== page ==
Lady Leshurr is fast becoming a force to be reckoned with not only on the UK grime scene, but worldwide. Known for her razor-sharp wit, pop culture references and thick Birmingham accent, she’s got everyone from Timbaland to Busta Rhymes blowing up her phone, eager to work with her.
Although she’s been hustling for over a decade, the 29-year-old artist shot to viral fame with the fourth installment of her freestyle series, Queen’s Speech in 2015 (which, FYI has over 46 million views on YouTube). Now, she’s releasing her hotly-anticipated seventh chapter and has teamed up with Nike and an all-girl creative crew to put it together. We caught up with the “Queen of grime” in London to talk more about female empowerment, her love for Air Force 1s and of course, Queen’s Speech 7 – read on for more.
You wore customized Air Force 1s in your first Queen’s Speech video – can you tell us the story behind those?
I’ve always been a fan of Nike in general and at that time I loved the color yellow, so I went online and custom made them myself. I wanted to wear them specifically in the Queen’s Speech video and luckily they came right on time.
So you’re obviously an Air Force 1 fan. What is it you like about that sneaker in particular?
I think the Air Force 1 in particular allows for a lot of expression. I feel really cool, fierce and edgy in them.
You partnered with Nike for your newest video – how did that come about?
It started from when I wore the Air Force 1s in my first video. Nike hooked me up with an all-girl creative crew – we had photographers, nails, hair and makeup and a stylist – they gave me a budget and let me do whatever I wanted to do. It’s the 35th anniversary of the Air Force 1 so why not come out with a bang?
What was it like working with an all-female team? Did you notice any differences between that and working within a mixed team?
It was a really good experience. This was the first time I’ve done a project with a full female crew and it was definitely different. With men, there’s always a lot of shouting and they’re a bit more dominant, in a sense. This time, everyone was calm and everyone was so friendly – there was no cattiness. Everyone was just so excited to be working on the project.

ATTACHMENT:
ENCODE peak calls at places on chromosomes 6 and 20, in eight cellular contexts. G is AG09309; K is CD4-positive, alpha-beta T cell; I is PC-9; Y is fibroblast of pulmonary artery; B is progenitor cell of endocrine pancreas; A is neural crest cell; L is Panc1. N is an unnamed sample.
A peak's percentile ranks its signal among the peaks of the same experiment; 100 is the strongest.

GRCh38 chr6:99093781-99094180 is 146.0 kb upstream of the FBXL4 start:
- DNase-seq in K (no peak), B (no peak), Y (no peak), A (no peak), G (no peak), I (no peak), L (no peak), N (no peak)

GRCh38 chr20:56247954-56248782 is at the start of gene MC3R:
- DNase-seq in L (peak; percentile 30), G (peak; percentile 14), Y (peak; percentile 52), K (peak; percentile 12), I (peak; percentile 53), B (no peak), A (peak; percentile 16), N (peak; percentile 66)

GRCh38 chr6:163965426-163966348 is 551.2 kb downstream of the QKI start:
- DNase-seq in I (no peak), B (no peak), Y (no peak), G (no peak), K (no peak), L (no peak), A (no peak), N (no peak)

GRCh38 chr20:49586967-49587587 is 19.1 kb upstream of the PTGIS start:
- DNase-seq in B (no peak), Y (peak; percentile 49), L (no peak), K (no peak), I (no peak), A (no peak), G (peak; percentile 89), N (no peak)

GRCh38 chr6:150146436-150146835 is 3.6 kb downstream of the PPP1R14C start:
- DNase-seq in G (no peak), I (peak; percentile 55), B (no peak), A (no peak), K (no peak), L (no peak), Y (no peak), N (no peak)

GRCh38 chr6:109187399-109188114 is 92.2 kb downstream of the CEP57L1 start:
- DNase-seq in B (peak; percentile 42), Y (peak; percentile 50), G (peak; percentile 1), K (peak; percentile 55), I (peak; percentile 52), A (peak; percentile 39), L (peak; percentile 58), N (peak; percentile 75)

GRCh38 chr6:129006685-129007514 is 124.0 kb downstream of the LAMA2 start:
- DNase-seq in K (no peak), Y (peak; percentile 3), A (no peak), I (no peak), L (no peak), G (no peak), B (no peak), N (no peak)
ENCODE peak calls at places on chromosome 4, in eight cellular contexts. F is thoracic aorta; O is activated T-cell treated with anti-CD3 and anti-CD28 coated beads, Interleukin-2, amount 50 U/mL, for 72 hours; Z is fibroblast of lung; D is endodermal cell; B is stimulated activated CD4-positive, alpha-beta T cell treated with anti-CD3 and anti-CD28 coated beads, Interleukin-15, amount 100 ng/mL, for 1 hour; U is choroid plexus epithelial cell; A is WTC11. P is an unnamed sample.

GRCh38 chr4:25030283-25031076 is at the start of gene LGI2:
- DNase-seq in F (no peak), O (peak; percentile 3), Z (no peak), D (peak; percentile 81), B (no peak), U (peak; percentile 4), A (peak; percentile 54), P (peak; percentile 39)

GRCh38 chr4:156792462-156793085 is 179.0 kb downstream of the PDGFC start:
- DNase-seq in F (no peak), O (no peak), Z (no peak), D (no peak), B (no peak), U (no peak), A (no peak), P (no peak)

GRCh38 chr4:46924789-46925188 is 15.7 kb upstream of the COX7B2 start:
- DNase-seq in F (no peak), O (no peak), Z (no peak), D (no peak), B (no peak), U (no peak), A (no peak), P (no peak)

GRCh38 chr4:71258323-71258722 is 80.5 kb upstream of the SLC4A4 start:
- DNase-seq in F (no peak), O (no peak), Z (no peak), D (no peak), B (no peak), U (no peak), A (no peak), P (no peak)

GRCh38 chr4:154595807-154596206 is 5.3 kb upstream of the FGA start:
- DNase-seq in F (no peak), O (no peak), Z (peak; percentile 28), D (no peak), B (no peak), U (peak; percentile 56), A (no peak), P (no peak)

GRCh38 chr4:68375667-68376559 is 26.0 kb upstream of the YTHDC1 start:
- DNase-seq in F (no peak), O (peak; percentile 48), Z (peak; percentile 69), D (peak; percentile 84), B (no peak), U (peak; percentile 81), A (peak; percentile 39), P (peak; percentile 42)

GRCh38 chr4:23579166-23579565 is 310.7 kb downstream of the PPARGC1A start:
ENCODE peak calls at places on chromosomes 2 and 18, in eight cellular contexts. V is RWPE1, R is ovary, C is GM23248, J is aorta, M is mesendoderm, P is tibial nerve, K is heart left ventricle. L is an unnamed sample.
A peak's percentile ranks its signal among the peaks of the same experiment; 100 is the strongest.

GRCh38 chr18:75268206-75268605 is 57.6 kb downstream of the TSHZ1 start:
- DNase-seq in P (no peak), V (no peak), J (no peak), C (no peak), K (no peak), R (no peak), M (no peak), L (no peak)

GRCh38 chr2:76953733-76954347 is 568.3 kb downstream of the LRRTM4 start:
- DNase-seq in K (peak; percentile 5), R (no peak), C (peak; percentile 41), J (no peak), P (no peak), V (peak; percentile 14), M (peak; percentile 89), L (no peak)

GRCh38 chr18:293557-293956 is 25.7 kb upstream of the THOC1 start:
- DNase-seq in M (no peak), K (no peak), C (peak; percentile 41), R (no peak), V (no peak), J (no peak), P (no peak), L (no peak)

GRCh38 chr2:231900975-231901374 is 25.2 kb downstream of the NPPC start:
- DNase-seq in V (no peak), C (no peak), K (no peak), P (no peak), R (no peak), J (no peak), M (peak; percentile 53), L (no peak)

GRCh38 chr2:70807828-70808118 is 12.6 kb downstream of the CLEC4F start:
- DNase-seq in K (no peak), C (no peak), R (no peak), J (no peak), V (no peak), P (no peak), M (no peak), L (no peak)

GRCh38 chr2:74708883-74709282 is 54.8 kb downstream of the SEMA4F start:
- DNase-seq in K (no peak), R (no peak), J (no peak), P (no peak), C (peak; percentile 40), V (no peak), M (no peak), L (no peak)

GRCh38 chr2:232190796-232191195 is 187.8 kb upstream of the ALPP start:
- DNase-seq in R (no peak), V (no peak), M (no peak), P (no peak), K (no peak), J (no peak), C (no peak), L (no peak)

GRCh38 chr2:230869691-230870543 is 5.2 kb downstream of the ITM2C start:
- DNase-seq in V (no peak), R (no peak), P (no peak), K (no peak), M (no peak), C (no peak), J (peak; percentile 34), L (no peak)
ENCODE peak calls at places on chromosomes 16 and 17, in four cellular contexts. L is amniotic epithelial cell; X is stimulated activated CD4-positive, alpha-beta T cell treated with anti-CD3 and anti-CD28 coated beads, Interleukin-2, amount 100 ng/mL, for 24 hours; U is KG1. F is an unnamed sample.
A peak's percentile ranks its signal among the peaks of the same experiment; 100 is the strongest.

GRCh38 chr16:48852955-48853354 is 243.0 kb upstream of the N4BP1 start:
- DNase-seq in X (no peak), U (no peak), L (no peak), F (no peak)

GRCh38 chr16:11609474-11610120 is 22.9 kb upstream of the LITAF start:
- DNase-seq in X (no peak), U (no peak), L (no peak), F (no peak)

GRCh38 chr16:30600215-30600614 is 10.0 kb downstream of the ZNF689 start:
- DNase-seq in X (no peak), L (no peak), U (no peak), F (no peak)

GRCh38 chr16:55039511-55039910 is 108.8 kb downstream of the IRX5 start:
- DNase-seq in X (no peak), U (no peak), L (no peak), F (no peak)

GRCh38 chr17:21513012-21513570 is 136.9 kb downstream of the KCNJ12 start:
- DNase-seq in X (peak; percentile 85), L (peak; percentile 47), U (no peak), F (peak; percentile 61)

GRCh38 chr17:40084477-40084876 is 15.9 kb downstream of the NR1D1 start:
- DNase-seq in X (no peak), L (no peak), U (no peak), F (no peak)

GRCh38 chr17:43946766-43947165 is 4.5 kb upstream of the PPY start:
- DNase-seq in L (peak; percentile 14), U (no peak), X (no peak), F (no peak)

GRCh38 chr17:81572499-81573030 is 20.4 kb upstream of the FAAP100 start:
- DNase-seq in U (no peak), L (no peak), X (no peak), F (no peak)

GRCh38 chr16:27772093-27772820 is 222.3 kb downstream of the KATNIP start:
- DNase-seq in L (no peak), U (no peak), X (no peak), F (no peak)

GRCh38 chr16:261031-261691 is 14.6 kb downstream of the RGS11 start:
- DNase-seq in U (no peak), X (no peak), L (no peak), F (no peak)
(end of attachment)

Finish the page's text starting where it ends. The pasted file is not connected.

What was the concept behind the Queen’s Speech 7 video?
I originally only wanted there to be four Queen’s Speeches, but the fourth one was when it blew up and I thought “I can’t stop now.” Queen’s Speech 6 was Halloween-themed and I thought if I’m going to do a seventh, I’ve got to be walking down a motorway – I wanted to take it to the next level.
Nike are fairly well-known for their campaigns that champion and empower women – did that impact your decision to work with them?
When I had my first meeting with them and they told me the idea around the “Force is Female,” I was just happy because I thought “Finally, here’s a brand that’s actually going to stand behind women.” We do get put down sometimes and some people don’t like to support females as much, but when you’ve got a brand as strong as Nike doing that, it can only get better from this point. I’m just happy to be involved in that. It’s a win-win situation.
You’re a big advocate for female empowerment. As a woman in a heavily male-dominated industry, where does your confidence and and strength come from?
I think growth as an artist. I’ve been through my ups and downs before and I’ve been doing this for a very long time. I’ve had negative comments thrown at me as well as positive comments. I just think you get to a point in your life where you wake up and you’re like “I actually don’t care anymore.” I think, especially in this day and age, people won’t do certain things because of what others will think of them. It’s your life and you should be able to do whatever you want with it.